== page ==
Indonesian Satay Beef w Resistant Starch Rice

My family background is Dutch-Indonesian so growing up my Oma (grandma) and Dad use to create the most amazing Indonesian dishes with pickled veg condiments. I wanted to recreate one of my favourite childhood recipes using a little less sugar than they did in their cooking and incorporate the new resistant starch rice I have been making at home for my gut. 

I am currently making pickled cucumber at home for my brother's birthday present so once I have a successful run I will share the recipe for this!

What the heck is resistant starch rice, you ask? 

For the people who just came for the satay recipe see below and for those of you who want to learn about resistant starch rice scroll to the bottom of this post and read on!


Indonesian Beef 


  • 500g beef chuck steak, diced
  • 270ml coconut cream
  • 1/3 cup tamari sauce
  • 1 tbsp coconut oil
  • 1 tbsp Worcestershire sauce or apple cider vinegar
  • 1 tbsp honey
  • 2 cloves garlic, minced


  1. Add all ingredients to your slow cooker, cook on high for 4-5 hours or low for 7-8 hours. 

Resistant Starch Rice


  • 1 cup white rice
  • 2 teaspoons coconut oil
  • 1 3/4 cups water


  1. Bring water to a boil in a pot
  2. Add coconut oil to the pot followed by the rice
  3. Cover, lower to a simmer and cook for 20-25 minutes
  4. Let the rice cool and then chill in the fridge for at least 12 hours

Note: the cooling process is important in this recipe to make it work.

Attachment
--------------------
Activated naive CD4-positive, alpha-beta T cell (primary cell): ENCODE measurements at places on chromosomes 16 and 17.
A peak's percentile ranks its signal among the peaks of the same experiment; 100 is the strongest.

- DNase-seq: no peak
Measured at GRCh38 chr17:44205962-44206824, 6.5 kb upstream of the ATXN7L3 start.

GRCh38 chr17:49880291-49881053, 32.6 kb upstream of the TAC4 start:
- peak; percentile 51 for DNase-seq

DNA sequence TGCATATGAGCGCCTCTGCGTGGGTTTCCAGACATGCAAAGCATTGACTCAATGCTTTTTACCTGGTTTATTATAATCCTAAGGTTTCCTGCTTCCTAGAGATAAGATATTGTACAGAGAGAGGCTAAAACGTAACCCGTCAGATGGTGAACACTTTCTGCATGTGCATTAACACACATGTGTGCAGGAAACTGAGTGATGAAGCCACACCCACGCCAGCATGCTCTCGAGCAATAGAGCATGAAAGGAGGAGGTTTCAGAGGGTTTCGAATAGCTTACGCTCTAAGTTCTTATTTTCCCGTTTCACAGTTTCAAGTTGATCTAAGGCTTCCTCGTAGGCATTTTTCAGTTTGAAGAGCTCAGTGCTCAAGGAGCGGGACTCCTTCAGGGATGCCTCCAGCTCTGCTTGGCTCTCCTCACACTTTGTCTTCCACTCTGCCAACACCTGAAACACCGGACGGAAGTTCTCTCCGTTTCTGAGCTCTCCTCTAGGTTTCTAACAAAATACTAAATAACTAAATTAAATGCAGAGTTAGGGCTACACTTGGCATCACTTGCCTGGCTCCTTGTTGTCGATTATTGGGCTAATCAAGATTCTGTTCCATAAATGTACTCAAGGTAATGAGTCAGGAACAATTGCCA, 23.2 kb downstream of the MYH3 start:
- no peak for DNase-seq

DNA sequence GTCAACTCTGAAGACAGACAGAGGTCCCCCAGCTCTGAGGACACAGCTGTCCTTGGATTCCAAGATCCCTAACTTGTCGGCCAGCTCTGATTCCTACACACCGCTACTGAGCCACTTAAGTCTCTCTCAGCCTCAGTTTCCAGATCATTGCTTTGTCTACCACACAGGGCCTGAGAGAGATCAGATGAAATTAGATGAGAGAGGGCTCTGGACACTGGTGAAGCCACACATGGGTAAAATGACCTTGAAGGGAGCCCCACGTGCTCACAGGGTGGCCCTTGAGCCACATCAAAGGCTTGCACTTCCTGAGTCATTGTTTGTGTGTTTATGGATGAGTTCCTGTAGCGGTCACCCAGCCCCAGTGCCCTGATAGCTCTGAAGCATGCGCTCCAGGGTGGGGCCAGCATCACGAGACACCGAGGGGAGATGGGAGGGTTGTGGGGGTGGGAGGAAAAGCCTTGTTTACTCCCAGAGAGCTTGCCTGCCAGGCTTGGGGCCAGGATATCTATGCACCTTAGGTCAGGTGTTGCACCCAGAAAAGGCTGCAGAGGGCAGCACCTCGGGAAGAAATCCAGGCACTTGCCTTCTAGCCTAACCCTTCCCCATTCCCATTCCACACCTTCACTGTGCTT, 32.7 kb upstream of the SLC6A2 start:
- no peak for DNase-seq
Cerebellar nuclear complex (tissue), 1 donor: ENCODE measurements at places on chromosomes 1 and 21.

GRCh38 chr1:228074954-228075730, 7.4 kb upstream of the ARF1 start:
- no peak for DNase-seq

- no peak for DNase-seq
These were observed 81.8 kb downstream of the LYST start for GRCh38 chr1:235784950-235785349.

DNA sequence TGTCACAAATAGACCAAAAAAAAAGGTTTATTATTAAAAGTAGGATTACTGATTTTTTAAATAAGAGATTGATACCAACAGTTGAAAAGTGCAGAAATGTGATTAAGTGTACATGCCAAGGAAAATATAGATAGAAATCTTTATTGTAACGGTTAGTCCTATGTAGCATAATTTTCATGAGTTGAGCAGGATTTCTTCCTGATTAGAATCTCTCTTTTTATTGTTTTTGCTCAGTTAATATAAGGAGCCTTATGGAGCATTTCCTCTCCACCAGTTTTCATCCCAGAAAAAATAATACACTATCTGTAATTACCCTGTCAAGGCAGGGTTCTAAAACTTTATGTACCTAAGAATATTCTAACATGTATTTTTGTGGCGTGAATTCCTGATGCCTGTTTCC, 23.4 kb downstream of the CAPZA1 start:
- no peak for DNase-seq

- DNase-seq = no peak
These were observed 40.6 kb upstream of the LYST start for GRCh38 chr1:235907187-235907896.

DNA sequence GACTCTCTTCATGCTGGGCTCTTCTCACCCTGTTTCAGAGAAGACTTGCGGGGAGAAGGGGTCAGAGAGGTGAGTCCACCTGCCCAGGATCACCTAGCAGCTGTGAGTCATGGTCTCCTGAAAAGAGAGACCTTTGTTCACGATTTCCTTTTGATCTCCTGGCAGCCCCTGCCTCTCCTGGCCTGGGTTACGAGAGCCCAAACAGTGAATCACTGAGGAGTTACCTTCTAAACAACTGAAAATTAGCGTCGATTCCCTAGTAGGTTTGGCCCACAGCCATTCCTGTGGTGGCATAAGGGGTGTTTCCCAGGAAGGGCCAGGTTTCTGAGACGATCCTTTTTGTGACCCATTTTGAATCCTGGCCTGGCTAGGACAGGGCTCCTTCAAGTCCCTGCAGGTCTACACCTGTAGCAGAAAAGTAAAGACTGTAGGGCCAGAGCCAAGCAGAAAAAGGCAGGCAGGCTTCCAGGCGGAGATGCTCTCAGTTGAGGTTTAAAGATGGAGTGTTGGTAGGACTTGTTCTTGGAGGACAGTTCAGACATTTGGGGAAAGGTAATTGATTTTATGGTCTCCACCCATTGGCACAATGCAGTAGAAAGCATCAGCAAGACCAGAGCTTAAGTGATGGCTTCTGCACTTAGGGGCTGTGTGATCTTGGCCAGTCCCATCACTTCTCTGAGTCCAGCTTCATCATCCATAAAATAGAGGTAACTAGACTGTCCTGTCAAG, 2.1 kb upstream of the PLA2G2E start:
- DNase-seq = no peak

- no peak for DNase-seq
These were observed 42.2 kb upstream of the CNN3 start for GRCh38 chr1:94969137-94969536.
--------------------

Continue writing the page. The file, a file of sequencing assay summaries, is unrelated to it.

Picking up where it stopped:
Resistant Starch The Latest Gut Health Hack

Resistant starch is a total food hack or so to say gut "superfood" (geez, I hate that word it just seems to make things trendy and expensive) that has been around for a while but is now coming back into trend along with bone broth and sauerkraut.


We all often hear about probiotics and the important role they play in optimising our gut health. They help improve our digestive system, immune system, maintain healthy skin and weight, reduce stress/anxiety and well are just about linked to every process in our body. 

Probiotics are introduced into your body through food (especially fermented foods), supplements, mother's breast milk and the soil in which our food grows. Probiotics support and nourish the healthy gut flora we all want to live in our digestive tract as well as assist in producing more. 

I like to think of my gut as my own personal eco system which needs to be watered and fed regularly and daily. If you water and feed it correctly the good bugs grow healthy and strong and they flourish. However, you can water and feed it the wrong things (alcohol, processed foods, antibiotics, sugar) and when you do this you feed the bad bugs and bad bacteria allowing them to out grow the good. Just like in your garden when your plants aren't tended to they become over run by bugs this is exactly what happens to your gut.